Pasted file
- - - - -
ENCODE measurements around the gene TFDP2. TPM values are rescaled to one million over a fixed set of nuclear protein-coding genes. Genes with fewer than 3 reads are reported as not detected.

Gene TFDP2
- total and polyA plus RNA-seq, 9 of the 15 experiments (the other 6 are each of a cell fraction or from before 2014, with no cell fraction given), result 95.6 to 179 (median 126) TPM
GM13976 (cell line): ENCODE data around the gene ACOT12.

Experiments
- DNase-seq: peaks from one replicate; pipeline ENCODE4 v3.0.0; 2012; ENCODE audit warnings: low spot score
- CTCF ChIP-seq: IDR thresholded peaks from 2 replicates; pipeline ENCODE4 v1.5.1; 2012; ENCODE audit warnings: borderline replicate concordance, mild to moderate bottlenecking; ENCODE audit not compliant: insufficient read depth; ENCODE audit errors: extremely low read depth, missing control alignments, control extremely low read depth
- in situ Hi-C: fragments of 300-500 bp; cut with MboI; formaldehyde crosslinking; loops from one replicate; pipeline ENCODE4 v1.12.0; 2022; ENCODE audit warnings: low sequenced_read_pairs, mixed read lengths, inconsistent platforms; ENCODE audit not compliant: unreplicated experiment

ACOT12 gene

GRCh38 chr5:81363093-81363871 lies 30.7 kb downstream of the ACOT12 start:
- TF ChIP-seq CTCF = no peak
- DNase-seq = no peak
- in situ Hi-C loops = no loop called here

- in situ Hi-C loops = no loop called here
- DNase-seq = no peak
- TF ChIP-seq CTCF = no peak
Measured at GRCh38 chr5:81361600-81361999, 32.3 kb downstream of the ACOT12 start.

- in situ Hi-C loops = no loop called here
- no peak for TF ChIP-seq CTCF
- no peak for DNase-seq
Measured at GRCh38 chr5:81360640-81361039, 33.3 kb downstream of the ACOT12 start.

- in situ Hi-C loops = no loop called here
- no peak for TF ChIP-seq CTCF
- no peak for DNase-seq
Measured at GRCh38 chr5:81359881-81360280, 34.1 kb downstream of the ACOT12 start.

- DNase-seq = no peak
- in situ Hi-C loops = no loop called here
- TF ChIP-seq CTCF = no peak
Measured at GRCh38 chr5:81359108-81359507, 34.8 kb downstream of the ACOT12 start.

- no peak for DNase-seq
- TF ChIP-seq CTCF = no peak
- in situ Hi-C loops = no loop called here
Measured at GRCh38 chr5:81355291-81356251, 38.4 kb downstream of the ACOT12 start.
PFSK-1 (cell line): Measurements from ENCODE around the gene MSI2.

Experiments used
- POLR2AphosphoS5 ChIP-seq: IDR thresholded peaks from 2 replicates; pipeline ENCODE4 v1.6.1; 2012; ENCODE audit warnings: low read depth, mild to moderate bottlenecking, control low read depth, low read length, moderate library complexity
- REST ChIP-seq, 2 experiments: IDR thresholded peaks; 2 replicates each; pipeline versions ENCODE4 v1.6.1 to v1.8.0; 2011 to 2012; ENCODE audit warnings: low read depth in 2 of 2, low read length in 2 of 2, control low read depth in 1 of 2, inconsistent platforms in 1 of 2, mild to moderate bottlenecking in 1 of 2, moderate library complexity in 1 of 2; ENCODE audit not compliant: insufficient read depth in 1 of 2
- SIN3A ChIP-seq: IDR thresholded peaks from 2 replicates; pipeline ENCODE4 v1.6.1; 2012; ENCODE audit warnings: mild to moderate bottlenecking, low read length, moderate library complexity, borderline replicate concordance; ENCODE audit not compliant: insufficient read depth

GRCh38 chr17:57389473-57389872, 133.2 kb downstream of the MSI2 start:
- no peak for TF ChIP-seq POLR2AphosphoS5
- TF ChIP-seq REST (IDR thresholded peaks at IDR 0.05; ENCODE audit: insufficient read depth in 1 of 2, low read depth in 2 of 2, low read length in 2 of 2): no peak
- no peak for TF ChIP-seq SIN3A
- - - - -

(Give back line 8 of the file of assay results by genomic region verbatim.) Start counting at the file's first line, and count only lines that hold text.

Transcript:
- in situ Hi-C: fragments of 300-500 bp; cut with MboI; formaldehyde crosslinking; loops from one replicate; pipeline ENCODE4 v1.12.0; 2022; ENCODE audit warnings: low sequenced_read_pairs, mixed read lengths, inconsistent platforms; ENCODE audit not compliant: unreplicated experiment